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Ben Brewer




Location: England
Joined: 12 Dec 2015

Posts: 11

PostPosted: Fri 29 Jan, 2016 8:41 am    Post subject: Experiences with Deepeeka swords?         Reply with quote

So I was searching around and came across a company called Deepeeka who I have never heard of before.

I was wondering if anyone has ever bought something from them and what their products are like.

Sorry if this post is in the wrong place this is around my 3rd major post.
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Gregory J. Liebau




Location: Dinuba, CA
Joined: 27 Nov 2004

Posts: 669

PostPosted: Fri 29 Jan, 2016 9:16 am    Post subject:         Reply with quote

Deepeeka is known for very inexpensive, heavy, crudely made, but generally "nice looking" and sturdy swords. They work decently for entry-level reenactment or wall displays to impress people who know nothing about historical weaponry. About ten years ago I purchased eight or nine Deepeeka swords when I first made my foray into the hobby, mostly from the ancient and early medieval period. They were all bulky and the fittings on the scabbards were blah and the blades had no decent cross-sections, etc.

Lots of people have invested time in customizing Deepeeka swords (especially the ancient stuff) to make a better appearance for reenactment. It's also rumored - again, particularly with their Roman offerings - that the quality is getting much better these days. However, the prices are so low for a reason. These are not fine quality weapons. They're rather fun, though, and if for nothing more than to learn the decidedly different approaches to manufacturing modern reproductions, it might be worth picking up a couple of them so that you have a caution story down the road such as mine. Cheers!

-Gregory
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Joe A




Location: Philadelphia, USA
Joined: 17 Oct 2013

Posts: 59

PostPosted: Fri 29 Jan, 2016 9:21 am    Post subject: Re: Experiences with Deepeeka swords?         Reply with quote

Ben Brewer wrote:
So I was searching around and came across a company called Deepeeka who I have never heard of before.

I was wondering if anyone has ever bought something from them and what their products are like.

Sorry if this post is in the wrong place this is around my 3rd major post.


By your question I am assuming you are new to this.

Before anyone tells you that all their stuff is crap, let me say that almost every one I've met here, on other forums, in my museum work and as a reenactor started off with a relatively inexpensive Deepeeka product. I own more than a few very expensive custom swords and also continue to purchase Deepeeka products as I need them for very different audiences.

Few of us go right to the middle and high-end as the costs and wait times are daunting and if you want to build up a basic kit to do some reenacting now and have nobody to lend you the critical pieces; sword, helmet, shield and garments, you may want to consider a smaller investment until you decide if this is what you want to do with your spare time, and money.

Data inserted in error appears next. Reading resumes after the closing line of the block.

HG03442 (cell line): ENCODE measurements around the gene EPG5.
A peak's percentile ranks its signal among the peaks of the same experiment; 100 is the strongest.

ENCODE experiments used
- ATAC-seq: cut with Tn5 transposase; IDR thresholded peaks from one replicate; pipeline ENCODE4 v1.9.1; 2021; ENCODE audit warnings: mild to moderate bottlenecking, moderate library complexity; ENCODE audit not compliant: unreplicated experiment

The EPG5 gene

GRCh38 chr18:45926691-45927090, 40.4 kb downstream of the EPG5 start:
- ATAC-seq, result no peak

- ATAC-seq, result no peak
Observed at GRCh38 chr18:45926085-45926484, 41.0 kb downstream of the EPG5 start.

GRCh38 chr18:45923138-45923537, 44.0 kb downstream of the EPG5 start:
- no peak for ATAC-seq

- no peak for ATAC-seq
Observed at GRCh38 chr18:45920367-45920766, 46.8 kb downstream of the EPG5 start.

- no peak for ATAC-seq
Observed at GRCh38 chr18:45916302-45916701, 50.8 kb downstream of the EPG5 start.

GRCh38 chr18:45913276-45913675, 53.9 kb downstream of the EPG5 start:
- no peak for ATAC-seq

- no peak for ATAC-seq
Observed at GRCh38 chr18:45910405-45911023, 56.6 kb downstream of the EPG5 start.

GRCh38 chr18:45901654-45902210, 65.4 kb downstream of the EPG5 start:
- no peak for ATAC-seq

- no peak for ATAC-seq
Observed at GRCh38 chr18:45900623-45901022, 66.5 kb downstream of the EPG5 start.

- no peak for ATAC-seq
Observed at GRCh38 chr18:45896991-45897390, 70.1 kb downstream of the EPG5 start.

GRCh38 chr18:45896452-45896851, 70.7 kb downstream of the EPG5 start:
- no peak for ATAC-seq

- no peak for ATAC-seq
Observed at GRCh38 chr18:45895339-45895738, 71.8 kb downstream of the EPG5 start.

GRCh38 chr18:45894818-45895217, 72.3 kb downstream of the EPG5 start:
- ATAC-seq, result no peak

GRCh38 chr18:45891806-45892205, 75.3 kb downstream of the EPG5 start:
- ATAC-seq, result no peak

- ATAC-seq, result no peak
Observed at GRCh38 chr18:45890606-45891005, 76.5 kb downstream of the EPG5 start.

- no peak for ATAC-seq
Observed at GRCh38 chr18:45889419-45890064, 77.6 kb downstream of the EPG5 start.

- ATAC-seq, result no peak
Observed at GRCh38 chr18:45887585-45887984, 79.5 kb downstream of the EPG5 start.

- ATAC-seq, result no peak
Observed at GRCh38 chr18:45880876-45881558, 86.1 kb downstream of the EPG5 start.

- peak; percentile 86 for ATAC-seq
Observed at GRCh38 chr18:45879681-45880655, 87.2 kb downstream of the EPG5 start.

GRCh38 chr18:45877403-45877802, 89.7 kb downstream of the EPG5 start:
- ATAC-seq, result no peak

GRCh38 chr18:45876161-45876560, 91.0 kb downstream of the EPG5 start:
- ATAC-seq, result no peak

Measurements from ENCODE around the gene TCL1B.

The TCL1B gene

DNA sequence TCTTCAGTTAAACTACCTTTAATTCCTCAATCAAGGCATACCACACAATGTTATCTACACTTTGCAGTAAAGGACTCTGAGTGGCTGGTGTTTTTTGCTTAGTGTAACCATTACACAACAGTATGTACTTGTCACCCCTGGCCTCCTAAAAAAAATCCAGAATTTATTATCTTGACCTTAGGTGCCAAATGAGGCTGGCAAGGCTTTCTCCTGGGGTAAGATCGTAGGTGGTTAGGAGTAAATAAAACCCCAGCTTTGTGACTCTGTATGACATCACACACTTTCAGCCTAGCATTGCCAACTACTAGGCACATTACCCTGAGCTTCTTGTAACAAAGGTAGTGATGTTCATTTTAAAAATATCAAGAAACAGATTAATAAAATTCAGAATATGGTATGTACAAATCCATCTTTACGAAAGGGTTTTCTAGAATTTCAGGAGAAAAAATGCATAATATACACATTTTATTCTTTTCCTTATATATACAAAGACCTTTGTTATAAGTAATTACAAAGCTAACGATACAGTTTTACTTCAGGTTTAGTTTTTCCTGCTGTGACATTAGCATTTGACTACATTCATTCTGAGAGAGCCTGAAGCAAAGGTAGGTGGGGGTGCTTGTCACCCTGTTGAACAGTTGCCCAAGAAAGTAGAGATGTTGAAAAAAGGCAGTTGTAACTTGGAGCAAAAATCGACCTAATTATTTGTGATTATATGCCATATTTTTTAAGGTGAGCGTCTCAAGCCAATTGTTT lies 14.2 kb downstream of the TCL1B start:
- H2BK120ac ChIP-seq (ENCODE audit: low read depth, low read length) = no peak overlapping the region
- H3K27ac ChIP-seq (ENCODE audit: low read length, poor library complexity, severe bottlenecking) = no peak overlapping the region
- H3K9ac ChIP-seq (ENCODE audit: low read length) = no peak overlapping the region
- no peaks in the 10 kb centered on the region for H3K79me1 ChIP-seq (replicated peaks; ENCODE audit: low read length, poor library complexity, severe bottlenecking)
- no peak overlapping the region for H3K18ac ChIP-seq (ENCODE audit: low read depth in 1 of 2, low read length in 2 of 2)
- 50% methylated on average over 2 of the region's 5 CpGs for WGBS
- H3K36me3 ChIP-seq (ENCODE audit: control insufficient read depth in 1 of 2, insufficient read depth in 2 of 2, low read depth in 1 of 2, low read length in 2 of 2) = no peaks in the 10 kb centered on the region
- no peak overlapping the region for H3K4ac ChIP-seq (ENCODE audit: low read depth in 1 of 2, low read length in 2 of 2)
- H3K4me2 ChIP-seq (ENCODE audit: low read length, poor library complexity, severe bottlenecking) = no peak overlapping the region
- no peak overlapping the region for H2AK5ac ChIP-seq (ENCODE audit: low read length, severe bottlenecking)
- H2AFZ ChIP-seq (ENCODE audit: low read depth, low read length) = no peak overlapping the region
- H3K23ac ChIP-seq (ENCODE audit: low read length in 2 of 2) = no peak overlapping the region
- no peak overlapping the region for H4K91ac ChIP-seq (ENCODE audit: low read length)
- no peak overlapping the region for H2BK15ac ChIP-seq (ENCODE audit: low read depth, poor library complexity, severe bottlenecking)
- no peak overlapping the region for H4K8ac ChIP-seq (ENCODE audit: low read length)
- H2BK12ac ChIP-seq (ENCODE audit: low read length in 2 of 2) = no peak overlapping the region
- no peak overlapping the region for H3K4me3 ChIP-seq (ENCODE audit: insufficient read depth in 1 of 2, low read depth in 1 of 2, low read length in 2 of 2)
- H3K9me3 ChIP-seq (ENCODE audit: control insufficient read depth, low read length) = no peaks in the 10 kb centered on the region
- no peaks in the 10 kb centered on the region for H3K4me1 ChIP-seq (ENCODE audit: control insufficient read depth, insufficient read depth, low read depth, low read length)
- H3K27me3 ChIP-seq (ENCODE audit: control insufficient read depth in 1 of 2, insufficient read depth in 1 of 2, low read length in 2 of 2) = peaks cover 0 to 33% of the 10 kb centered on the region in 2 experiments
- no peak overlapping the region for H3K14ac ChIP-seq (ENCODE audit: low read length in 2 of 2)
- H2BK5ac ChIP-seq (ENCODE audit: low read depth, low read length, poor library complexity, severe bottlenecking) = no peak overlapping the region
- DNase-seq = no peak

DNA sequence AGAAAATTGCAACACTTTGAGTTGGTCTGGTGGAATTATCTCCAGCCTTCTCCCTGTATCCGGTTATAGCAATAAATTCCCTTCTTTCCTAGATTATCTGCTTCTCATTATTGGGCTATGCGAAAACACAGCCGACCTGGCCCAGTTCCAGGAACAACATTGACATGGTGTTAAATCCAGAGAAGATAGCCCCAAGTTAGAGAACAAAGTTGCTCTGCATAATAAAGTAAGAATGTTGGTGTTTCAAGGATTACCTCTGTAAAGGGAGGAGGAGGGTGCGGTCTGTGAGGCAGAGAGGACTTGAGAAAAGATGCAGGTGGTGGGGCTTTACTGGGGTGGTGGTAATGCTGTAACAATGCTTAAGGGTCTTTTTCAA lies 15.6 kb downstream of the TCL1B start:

For better advice you should inform the community here what you want to do with the kit you are interested in.

Also, always consider buying used swords/kit for your initial purchases as most of the good folks here keep their swords/kit in very good order. In the US, the weeks before tax filing in April, always seem to produce a large number of quality swords and helmets entering the market lol.

Good luck!
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Ben Brewer




Location: England
Joined: 12 Dec 2015

Posts: 11

PostPosted: Fri 29 Jan, 2016 9:39 am    Post subject:         Reply with quote

Thanks for your reply.

For some reason I thought they were a under the carpet company rather than the go to people for starting off : P

I was interested in owning a steel sword mainly for practicing technique as I already have a rawlings synthetic and to possibly use in our class.
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Mark Griffin




Location: The Welsh Marches, in the hills above Newtown, Powys.
Joined: 28 Dec 2006

Posts: 801

PostPosted: Fri 29 Jan, 2016 11:40 am    Post subject:         Reply with quote

One of the overwhelming maxims is buy before you try Ben. Even the greatest swordsmith or cutler can make a sword that isn't right for you so nothing beats picking it up and feeling for yourself.

Where in the UK are you? I can probably suggest a few places to go. If you are near me on the mid wales/england border you are more than welcome to visit my store, piles of swords!

Griff

Currently working on projects ranging from Elizabethan pageants to a WW1 Tank, Victorian fairgrounds 1066 events and more. Oh and we joust loads!.. We run over 250 events for English Heritage each year plus many others for Historic Royal Palaces, Historic Scotland, the National Trust and more. If you live in the UK and are interested in working for us just drop us a line with a cv.
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Lin Robinson




Location: NC
Joined: 15 Jun 2006
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PostPosted: Fri 29 Jan, 2016 11:51 am    Post subject:         Reply with quote

Over 14 years I sold many Deepeeka swords and other weapons. They ranged in quality from good to lousy, mostly good. We posted disclaimers everywhere to protect our company from lawsuits and fortunately nobody was ever injured, that we know of, using a sword or dirk or whatever that we sold them. We always, however, recommended these swords not be used in combat.

Now, depending on what I was buying from them I could either remove it from the packaging, wipe off the excess oil and grease and put it on the table and sell it, or I would have to do some sort of repair, minor to major, to feel good about offering it to my customers. The price point for their stuff is indicative of what you may want to do to some of their pieces when you buy them and as mentioned by someone else, apparently end-user modifications to these swords are common.

All that being said, they were fine people with which to work. They were helpful, careful to notify me when a back-ordered pieces arrived and willing to accept the return of anything that was simply not reparable at our location (when repairs were needed). We developed a nice customer - seller relationship and I can vouch for their integrity.